Ever notice that some people tend to be more chipper than others? If you find yourself down in the dumps, the suggestions listed below might serve as an emotional pick-me-up.
Enjoy Nature: Going outside for a walk is a time-tested way to improve your mood. One study found that staying two nights in a forest lowered cortisol levels in students. Since lower cortisol levels are associated with lower levels of stress, this was quite an encouraging development. In contrast, students who were asked to spend two nights in an urban environment were found to have higher levels of this hormone.
Write It Down: At first glance, writing down your emotions might seem like a pretty useless activity. In fact, doing this might have a calming effect on the body. A group of psychologists recently conducted a study in which participants were asked to write down emotional experiences at four separate therapy sessions. A second group, in contrast, was asked to write about neutral experiences. For both groups, these sessions lasted for a duration of twenty minutes.
Brain scans later found that the “emotional experience” group exhibited greater activity in a part of the brain tasked with controlling emotions. This boost of neural activity was not observed in the opposing group.
Think of Others: You’ve probably heard that it is better to give than receive. This old saying actually has some scientific evidence to back it up, courtesy of a 2008 study of 46 individuals.
In short, half of these participants were told to spend the money on goods and services for themselves. The other half, in comparison, were required to donate their money to charity or to buy a gift for someone in their social circle. After performing this task, each volunteer recorded their levels of happiness. In contrast to those who spent their money on more self-indulgent pursuits, the participants who were asked to direct their cash towards others wound up feeling better afterwards.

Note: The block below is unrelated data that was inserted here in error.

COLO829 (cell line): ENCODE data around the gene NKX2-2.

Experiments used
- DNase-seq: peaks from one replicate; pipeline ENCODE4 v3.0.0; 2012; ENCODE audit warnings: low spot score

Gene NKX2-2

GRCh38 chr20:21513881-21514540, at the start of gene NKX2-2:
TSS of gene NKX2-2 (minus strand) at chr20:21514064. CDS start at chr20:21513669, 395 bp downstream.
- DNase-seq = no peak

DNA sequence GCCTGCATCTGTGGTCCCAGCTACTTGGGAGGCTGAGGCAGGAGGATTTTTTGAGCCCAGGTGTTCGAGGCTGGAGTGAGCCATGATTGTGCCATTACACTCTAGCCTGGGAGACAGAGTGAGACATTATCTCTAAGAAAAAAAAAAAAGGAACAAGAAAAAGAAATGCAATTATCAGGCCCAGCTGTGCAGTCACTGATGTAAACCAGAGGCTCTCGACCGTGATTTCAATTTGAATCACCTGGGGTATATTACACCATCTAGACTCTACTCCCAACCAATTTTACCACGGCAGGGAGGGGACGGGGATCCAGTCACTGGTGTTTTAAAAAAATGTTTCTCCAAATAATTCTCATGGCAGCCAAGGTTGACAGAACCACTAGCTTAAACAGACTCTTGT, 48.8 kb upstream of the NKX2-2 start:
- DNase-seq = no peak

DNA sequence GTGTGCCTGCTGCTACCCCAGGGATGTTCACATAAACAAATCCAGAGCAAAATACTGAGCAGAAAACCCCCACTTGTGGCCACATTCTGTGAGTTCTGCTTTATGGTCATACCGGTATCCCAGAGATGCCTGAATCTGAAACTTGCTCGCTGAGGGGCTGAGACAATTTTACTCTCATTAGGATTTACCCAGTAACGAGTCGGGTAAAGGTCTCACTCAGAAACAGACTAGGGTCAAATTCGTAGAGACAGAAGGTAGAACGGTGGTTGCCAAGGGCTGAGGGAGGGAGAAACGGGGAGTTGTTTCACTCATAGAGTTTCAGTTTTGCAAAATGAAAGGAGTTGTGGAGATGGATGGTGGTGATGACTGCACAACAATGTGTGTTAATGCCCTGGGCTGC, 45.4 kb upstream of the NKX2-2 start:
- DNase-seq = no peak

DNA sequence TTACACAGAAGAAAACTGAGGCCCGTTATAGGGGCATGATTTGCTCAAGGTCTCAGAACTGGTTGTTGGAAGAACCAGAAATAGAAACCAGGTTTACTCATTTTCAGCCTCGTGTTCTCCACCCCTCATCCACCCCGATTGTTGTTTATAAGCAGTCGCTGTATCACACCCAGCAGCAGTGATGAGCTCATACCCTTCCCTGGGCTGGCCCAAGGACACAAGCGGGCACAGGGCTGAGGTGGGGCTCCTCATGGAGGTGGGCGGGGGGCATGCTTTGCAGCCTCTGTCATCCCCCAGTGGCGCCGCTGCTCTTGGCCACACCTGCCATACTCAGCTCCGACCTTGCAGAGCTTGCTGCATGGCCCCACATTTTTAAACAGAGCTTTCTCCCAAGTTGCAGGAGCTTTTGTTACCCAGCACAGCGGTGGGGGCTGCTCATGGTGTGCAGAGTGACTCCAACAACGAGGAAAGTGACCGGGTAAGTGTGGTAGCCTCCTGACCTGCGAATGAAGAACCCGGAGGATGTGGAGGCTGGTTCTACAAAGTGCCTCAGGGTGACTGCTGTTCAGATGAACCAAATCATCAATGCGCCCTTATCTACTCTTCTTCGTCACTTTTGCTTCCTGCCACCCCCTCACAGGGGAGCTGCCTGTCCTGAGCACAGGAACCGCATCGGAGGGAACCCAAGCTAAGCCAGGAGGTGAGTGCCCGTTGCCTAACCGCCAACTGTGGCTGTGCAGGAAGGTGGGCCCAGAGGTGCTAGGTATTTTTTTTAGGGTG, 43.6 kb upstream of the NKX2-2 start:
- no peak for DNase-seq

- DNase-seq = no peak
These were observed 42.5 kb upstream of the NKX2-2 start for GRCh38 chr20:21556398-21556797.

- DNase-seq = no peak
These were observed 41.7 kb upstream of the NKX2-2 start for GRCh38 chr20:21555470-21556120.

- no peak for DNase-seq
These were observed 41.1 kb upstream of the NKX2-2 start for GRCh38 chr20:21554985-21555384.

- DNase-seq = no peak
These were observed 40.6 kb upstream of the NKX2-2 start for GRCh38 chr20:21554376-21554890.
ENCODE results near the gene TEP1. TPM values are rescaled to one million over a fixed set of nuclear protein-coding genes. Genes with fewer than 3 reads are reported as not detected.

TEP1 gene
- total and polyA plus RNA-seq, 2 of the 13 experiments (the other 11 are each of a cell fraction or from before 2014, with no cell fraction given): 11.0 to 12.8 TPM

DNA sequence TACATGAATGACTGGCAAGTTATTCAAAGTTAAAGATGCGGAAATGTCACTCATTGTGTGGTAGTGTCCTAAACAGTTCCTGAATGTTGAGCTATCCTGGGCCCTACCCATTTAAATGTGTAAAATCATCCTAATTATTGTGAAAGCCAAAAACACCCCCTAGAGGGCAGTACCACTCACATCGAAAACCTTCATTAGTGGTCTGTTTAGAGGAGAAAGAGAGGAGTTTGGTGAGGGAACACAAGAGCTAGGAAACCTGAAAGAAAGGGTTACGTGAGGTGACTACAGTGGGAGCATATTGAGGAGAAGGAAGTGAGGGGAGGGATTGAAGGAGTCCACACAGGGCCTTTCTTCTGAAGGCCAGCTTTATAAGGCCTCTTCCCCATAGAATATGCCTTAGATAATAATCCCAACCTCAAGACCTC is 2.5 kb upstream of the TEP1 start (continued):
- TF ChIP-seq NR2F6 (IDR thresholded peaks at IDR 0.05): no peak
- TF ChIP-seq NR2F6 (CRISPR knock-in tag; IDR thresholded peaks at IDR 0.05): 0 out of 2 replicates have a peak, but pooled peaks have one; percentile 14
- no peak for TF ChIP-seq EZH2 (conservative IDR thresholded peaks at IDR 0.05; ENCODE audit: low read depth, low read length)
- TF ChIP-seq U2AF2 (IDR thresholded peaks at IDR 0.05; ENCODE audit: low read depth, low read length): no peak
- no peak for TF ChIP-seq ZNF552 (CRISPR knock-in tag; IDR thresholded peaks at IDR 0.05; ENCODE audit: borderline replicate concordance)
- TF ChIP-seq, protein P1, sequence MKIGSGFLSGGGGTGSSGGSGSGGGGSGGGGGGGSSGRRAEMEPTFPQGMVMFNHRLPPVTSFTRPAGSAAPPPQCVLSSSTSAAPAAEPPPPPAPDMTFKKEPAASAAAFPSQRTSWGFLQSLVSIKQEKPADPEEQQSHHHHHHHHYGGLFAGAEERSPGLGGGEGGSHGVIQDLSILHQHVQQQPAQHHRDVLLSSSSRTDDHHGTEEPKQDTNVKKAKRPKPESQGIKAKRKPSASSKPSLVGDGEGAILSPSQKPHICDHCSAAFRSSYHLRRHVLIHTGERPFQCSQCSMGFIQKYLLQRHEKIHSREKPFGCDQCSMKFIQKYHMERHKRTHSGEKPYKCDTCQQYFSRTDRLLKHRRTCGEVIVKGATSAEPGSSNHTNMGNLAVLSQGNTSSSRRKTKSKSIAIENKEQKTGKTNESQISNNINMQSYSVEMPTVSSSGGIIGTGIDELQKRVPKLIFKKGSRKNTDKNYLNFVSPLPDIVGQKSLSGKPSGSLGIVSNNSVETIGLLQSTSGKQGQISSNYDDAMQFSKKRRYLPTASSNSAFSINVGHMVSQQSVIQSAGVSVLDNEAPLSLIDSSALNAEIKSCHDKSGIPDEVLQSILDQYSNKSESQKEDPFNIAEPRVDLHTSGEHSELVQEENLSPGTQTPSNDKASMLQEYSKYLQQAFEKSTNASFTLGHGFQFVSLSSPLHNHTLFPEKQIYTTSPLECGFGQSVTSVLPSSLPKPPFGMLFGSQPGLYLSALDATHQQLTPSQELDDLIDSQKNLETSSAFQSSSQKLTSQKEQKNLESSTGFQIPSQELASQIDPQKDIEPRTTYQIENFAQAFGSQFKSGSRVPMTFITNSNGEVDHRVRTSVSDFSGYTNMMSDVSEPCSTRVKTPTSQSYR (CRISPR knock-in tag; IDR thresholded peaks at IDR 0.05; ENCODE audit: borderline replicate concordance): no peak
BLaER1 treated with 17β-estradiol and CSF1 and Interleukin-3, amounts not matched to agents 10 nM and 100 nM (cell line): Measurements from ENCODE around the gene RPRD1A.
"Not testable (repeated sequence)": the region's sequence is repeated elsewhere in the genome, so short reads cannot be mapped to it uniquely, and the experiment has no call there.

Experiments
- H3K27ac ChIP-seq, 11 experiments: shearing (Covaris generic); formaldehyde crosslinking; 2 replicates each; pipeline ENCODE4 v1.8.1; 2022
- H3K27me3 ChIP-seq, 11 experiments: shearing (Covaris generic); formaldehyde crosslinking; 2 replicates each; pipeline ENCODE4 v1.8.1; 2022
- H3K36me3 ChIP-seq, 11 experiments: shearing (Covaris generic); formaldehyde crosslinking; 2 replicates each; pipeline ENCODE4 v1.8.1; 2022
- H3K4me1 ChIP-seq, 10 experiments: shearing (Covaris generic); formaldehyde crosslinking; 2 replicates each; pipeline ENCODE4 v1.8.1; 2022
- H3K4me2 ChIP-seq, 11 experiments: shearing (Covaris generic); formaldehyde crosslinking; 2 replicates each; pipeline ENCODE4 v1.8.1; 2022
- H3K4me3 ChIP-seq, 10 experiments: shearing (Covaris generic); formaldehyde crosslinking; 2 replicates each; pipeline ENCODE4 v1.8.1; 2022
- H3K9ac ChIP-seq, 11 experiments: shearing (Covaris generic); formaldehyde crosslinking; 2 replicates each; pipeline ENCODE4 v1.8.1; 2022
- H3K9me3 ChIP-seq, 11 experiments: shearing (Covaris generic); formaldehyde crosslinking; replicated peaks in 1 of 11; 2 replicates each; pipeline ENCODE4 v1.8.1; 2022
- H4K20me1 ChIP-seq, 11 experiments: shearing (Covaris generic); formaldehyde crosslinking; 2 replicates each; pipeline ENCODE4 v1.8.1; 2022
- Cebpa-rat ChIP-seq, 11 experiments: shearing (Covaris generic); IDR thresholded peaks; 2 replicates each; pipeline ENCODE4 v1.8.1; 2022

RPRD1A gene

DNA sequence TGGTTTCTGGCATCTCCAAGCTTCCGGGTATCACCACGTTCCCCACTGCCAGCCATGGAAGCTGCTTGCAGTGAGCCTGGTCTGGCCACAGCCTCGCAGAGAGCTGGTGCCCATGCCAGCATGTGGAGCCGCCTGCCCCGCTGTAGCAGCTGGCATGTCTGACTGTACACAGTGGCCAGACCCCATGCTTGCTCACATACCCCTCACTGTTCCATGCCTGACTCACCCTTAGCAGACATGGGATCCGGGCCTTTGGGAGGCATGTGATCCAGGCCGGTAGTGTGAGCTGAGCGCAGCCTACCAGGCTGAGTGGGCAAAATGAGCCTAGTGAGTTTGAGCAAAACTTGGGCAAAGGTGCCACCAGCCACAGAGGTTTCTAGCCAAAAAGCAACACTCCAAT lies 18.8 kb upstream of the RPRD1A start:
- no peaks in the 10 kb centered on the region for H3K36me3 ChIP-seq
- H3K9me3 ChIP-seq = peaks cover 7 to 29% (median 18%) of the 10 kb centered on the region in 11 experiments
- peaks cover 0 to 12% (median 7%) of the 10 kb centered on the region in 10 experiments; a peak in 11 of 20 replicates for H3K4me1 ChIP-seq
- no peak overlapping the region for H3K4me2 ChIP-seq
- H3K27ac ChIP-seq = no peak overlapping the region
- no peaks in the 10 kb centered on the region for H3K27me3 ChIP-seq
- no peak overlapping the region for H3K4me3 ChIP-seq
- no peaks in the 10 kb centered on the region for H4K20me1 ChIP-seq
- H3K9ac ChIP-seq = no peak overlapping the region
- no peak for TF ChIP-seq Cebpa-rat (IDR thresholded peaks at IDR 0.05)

Simply Smile: Could smiling more actually put you in a better mood? If it’s sincere, then the answer could be yes.
A 2011 study noted that bus drivers who smiled as a result of positive thoughts were in a better mood by the end of the day. For drivers who forced their smiles, the opposite was the case.
Don’t Forget Your Friends: Family is important for your mental health, but so are friends. A recent study tracked the level of happiness that participants had when hanging out with friends, as well as with their parents and children. This was done with the assistance of a certain app.
During the day, this app would contact these participants and ask them to rate their happiness. After reviewing over 3 million responses from 50,000 people, the research team determined that the biggest increases in happiness occurred when the subjects’ spent time with their friends.
Work Out: Exercise doesn’t just help burn extra pounds and tone muscle; it can also put you in a better mood. When you’re working out, your brain releases various chemicals that work to alleviate stress, calm your nerves and lift feelings of depression. According to researchers from the University of Vermont, those who spend just 20 minutes exercising experienced better overall mental health for the following twelve hours.